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Archive for January 13th, 2010

One of my favorite meals for a cold, rainy Portland winter evening is macaroni and cheese.  Not the kind from a box (though I have been known to mix up a box of Annie’s organic in a pinch), but the kind that requires a real cheese sauce and good pasta.

With that in mind, I made a quick stop on my way home last night to pick up milk and cheese.  I stopped at Food Front, a local co-op and was lucky to find Straus Family milk (the kind that comes in a glass jar and has a plug of real cream at the top, even when the milk is lowfat),

and some local (well, produced in Washington) cheese. I chose two different cheeses:  Medium Cheddar (made with cow’s milk) and Goat Milk Cheddar.

When I got home, I pulled out my favorite mac and cheese from scratch recipe:  the one in Mark Bittman’s original How to Cook Everything cookbook.  I love the aromatic flavor that infusing the milk with bay leaves provides.  Of course, I never follow a recipe exactly, so here’s my version (it serves four hungry people):

1 pound pasta
2 ½ cups milk
2 bay leaves
4 tbs + 1 tsp butter, divided
3 tbs all purpose flour
2 ½ cups grated cheese (I used a mixture of the two cheddars)
Sea salt
Freshly ground black pepper
Panko bread crumbs (approximately ¾ cup)
Paprika

Preheat the oven to 400 F.

Bring a large pot of salted* water to a boil.  Add the pasta and cook until al dente, about 8 minutes.  Drain pasta thoroughly and rinse with cold water to stop it from cooking any more.  Set cooked pasta aside.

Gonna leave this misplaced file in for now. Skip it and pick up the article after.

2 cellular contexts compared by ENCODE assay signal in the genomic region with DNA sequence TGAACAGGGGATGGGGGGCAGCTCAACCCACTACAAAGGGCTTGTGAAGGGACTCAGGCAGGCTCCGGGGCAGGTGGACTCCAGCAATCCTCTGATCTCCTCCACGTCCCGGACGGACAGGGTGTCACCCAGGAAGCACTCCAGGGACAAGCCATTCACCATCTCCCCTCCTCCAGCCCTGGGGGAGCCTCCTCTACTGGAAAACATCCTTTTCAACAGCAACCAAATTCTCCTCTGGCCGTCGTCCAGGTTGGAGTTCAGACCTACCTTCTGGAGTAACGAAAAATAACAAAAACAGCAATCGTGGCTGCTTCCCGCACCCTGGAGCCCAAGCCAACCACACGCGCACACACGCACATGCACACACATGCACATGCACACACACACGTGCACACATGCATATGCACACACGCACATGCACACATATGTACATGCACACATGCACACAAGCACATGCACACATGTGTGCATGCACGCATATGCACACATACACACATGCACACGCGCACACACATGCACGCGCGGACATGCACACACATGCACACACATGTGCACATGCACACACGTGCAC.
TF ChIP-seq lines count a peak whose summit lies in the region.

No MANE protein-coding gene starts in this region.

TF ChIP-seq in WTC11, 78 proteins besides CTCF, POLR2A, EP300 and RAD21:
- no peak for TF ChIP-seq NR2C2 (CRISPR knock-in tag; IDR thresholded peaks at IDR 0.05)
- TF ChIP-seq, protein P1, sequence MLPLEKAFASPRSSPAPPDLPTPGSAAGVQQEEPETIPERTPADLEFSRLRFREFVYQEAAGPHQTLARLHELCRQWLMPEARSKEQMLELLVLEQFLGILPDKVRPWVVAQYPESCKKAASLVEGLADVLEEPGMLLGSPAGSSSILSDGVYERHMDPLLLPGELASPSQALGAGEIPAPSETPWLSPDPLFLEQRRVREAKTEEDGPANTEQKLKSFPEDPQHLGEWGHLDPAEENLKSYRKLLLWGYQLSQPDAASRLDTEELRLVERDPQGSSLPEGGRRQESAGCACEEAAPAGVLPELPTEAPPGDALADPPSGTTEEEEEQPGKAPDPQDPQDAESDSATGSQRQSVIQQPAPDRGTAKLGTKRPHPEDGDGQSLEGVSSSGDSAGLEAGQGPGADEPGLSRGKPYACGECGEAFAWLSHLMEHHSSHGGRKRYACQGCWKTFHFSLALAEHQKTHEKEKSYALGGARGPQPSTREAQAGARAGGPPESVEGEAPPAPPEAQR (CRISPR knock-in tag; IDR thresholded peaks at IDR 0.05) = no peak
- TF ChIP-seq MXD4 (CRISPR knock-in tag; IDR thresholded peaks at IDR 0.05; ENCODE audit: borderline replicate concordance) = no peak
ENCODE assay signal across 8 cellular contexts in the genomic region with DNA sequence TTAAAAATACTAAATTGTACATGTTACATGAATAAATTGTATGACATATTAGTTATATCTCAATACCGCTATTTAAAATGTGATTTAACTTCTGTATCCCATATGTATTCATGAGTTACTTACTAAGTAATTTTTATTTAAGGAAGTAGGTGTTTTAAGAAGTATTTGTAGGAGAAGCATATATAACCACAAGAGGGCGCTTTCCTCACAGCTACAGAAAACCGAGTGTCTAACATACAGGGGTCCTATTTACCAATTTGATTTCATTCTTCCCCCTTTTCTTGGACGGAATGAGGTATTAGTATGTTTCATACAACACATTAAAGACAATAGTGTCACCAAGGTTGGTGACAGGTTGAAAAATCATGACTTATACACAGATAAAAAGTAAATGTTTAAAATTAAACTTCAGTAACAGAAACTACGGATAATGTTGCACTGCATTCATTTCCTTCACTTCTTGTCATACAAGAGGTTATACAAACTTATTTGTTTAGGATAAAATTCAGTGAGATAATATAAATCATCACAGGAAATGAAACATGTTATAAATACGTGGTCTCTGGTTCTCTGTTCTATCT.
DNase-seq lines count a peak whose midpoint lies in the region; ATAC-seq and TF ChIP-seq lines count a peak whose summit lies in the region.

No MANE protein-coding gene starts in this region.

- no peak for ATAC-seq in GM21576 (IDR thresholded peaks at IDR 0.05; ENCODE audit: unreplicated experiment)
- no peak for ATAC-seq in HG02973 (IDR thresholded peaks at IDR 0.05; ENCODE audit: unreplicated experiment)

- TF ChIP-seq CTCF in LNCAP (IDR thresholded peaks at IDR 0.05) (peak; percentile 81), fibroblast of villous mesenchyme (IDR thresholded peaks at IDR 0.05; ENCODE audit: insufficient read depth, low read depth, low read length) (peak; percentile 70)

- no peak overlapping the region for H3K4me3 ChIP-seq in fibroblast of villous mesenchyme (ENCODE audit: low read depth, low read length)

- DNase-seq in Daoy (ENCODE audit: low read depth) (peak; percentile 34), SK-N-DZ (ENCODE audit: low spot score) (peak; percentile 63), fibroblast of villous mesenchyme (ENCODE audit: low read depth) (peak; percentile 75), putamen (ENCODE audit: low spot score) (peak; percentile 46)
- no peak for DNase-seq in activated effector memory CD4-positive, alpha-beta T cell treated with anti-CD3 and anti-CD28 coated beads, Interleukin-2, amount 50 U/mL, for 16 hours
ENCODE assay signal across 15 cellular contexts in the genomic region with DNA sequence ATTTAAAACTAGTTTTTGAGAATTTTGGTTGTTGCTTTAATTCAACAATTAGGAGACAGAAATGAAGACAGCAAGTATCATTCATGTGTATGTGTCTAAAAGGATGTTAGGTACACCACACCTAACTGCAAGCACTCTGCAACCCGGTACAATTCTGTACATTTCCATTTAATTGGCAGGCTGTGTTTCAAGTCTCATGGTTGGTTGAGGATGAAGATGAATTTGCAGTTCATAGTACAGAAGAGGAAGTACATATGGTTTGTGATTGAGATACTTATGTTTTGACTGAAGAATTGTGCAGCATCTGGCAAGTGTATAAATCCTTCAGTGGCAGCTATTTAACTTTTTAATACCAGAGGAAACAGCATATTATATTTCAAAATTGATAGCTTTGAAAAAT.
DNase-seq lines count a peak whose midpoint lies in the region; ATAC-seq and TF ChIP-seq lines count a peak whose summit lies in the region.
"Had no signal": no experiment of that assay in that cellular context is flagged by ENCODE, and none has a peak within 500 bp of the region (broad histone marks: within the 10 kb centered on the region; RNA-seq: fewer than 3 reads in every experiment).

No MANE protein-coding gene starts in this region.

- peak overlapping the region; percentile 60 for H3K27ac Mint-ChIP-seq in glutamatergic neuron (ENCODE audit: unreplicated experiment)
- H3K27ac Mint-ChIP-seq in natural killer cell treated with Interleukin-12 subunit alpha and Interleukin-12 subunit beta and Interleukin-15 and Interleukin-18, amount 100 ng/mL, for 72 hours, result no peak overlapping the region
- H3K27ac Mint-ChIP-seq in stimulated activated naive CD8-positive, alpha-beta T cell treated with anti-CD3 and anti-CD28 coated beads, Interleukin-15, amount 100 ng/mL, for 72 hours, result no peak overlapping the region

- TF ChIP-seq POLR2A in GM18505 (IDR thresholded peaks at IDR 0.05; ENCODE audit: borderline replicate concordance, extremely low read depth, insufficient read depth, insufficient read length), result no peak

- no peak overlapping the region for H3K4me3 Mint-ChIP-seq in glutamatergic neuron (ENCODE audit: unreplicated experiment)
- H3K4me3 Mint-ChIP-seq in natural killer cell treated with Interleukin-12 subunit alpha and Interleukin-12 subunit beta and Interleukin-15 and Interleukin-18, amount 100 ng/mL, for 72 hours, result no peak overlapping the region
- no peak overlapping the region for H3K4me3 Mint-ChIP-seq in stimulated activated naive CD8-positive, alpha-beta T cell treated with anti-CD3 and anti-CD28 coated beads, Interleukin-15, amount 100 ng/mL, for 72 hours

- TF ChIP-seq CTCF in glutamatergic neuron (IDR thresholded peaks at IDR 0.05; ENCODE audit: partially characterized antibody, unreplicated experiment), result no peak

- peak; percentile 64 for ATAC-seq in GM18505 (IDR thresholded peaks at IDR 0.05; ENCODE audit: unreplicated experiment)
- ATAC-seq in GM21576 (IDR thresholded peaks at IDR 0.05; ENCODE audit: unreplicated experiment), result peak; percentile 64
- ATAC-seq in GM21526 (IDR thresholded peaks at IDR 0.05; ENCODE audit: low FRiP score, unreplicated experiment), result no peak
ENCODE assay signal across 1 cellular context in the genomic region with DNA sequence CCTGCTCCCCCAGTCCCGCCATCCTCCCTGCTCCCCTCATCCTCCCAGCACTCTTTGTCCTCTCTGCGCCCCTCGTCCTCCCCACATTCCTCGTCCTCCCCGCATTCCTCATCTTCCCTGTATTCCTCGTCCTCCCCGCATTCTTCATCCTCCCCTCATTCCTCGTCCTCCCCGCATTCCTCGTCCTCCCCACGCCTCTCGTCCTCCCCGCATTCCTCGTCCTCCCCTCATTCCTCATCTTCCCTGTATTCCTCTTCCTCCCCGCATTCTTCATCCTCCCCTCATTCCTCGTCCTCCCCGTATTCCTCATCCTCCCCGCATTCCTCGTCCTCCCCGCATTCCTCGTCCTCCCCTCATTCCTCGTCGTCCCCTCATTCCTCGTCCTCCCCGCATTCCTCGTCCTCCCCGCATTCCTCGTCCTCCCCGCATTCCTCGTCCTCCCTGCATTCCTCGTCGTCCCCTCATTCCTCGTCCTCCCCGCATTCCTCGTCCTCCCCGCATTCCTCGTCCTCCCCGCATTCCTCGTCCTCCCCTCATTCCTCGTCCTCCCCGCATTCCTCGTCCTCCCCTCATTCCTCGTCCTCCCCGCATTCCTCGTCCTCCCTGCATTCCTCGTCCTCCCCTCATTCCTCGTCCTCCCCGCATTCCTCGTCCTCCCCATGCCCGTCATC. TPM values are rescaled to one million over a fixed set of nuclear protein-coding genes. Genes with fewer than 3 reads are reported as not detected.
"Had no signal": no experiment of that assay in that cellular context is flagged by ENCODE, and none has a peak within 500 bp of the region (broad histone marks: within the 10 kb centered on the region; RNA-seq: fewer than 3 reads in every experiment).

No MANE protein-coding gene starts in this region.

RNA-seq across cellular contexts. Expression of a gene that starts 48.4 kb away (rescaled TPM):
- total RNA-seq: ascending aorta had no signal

Place the milk and bay leaves in a small pan and heat slowly over medium low heat.  When small bubbles form around the edge of the pan, turn off the heat.

Use 1 tsp of butter to grease a 9 x 13 inch baking pan.

Melt the remaining 4 tbs butter in a saucepan over medium heat until foamy and just beginning to brown.  Whisk in the flour.  Continue whisking for about 5 minutes until the roux is a light golden brown.

Remove the bay leaves from the warm milk and whisk about ¼ cup of the milk into the roux.  Continue slowly adding milk to the roux and whisking after each addition until all of the milk has been added and the sauce is smooth and thick.  Add the grated cheese and stir until the cheese melts completely.  Add salt and pepper to taste.

Toss the cooled pasta with the cheese sauce and pour the mixture into the prepared baking dish.  Cover liberally with Panko bread crumbs.  Add a sprinkle of paprika.

Bake for 15 minutes until the sauce is bubbly and the top is lightly browned.  Serve hot.

*I have mixed feelings about salting water for pasta — some people say it’s a must, others say it adds extra, unnecessary, salt to a dish.  I’ll leave it up to you.

We ate almost all of it — must have been good!

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